Today, the mulberry tree is prolific in Southern Utah. The trees have few significant diseases or bugs that affect them and they have an aggressive root system that can travel up to five times beyond the spread of the branches in search of water, Hodges said.
In 1996, when he was the city forester for St. George, Hodges said, the mulberry tree made up about 11 percent of the tree population in St. George alone and the percentage today is at least a couple points higher.
What to do with the fallen leaves
Residents waking up to massive amounts of fallen leaves have options for reuse and removal.
But first, why not play in them?
Pendleton recalled building forts out of the fallen leaves in her youth and using them as cushioning for death-defying jumps from the roof.
“(The leaves) were pretty well broken down by the time we were done,” she said.
Because the mulberry tree has such big, thick leaves, they make excellent mulch. Pendleton suggested homeowners break them down and mow them into their lawns or mix them with pine needles to create mulch for gardening.
Residents who don’t want to reuse the leaves themselves can take them to the Reuse Center at 575 E. Brigham Road in St. George. There the leaves will be turned into compost that the city uses for planting. That compost is also sold to the public – over 400 tons annually, according to the city’s webpage about the Reuse Center.
“It is the best place to take your mulberry leaves,” Pendleton said of the Reuse Center.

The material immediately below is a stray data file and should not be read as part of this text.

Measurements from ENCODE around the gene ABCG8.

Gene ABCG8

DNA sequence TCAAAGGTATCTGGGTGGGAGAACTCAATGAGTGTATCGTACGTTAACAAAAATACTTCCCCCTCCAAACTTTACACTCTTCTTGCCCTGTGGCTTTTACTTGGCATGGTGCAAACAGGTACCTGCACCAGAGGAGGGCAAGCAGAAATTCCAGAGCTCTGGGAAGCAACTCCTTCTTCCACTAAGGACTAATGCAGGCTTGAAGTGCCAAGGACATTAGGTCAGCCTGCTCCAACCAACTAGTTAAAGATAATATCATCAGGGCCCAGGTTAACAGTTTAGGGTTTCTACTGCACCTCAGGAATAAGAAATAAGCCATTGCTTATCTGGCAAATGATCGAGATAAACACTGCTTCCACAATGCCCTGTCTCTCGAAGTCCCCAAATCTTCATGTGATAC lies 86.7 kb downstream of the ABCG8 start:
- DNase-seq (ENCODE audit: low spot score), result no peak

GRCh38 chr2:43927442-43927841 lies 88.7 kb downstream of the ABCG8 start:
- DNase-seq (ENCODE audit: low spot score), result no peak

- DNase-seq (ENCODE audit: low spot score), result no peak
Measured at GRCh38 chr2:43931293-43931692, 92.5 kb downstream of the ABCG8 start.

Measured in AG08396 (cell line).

Caring for a mulberry tree
Caring for a mulberry tree is generally pretty easy, Hodges said. Residents can prune them themselves at any time of year. Without overpruning, tree owners should cut the branches so they are clear of houses and give the trees a small thinning.
Precaution: When pruning a mulberry tree or any tree, Hodges said, it’s important to be sure your pruning tools are clean. Tools that have been used to cut other trees and plants could potentially carry diseases to a healthy tree. Of particular concern when pruning mulberry trees is sooty canker, one of the only diseases that affects mulberry trees. The disease is spread through open wounds on tree bark, wounds you create when pruning the tree.
Tools can be easily disinfected by spraying Lysol or other disinfecting spray directly onto the tools. A bleach solution can also be used by mixing 1 part bleach to 10 parts water, and then pouring it into a spray bottle, which you can then use to spray the tools.
If a tree shows signs of disease, the best thing to do is call an arborist who can help prevent the spread, Hodges said.
Homeowners and neighbors should also use discretion when choosing herbacides to control weeds. Pre-emergents containing glyphosates such as commercial Roundup are safe, Hodges said. But herbacides containing dicamba can kill mulberry trees. Because a mulberry tree’s roots can extend so far away from its trunk it is a good idea to ask the neighbors what sort of herbacide they are using as well.